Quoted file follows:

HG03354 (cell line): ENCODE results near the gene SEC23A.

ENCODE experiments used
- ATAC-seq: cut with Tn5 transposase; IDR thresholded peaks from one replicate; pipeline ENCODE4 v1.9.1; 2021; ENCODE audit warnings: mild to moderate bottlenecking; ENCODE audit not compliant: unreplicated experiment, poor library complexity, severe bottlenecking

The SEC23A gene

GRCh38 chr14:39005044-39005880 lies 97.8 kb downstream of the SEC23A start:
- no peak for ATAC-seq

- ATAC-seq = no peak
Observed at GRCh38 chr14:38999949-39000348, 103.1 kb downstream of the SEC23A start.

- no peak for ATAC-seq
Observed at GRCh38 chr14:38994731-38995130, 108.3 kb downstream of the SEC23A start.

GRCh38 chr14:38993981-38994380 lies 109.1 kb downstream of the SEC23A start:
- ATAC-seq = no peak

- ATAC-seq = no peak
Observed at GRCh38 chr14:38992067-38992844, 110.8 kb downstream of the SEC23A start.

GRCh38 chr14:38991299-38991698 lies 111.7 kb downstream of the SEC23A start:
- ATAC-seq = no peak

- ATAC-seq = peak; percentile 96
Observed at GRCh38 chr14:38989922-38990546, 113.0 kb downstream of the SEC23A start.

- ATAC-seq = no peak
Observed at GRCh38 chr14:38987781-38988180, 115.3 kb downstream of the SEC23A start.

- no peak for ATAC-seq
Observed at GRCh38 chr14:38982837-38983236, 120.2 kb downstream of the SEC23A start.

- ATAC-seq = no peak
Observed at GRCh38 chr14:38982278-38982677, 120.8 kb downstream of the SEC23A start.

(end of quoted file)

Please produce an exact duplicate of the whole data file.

HG03354 (cell line): ENCODE results near the gene SEC23A.

ENCODE experiments used
- ATAC-seq: cut with Tn5 transposase; IDR thresholded peaks from one replicate; pipeline ENCODE4 v1.9.1; 2021; ENCODE audit warnings: mild to moderate bottlenecking; ENCODE audit not compliant: unreplicated experiment, poor library complexity, severe bottlenecking

The SEC23A gene

GRCh38 chr14:39005044-39005880 lies 97.8 kb downstream of the SEC23A start:
- no peak for ATAC-seq

- ATAC-seq = no peak
Observed at GRCh38 chr14:38999949-39000348, 103.1 kb downstream of the SEC23A start.

- no peak for ATAC-seq
Observed at GRCh38 chr14:38994731-38995130, 108.3 kb downstream of the SEC23A start.

GRCh38 chr14:38993981-38994380 lies 109.1 kb downstream of the SEC23A start:
- ATAC-seq = no peak

- ATAC-seq = no peak
Observed at GRCh38 chr14:38992067-38992844, 110.8 kb downstream of the SEC23A start.

GRCh38 chr14:38991299-38991698 lies 111.7 kb downstream of the SEC23A start:
- ATAC-seq = no peak

- ATAC-seq = peak; percentile 96
Observed at GRCh38 chr14:38989922-38990546, 113.0 kb downstream of the SEC23A start.

- ATAC-seq = no peak
Observed at GRCh38 chr14:38987781-38988180, 115.3 kb downstream of the SEC23A start.

- no peak for ATAC-seq
Observed at GRCh38 chr14:38982837-38983236, 120.2 kb downstream of the SEC23A start.

- ATAC-seq = no peak
Observed at GRCh38 chr14:38982278-38982677, 120.8 kb downstream of the SEC23A start.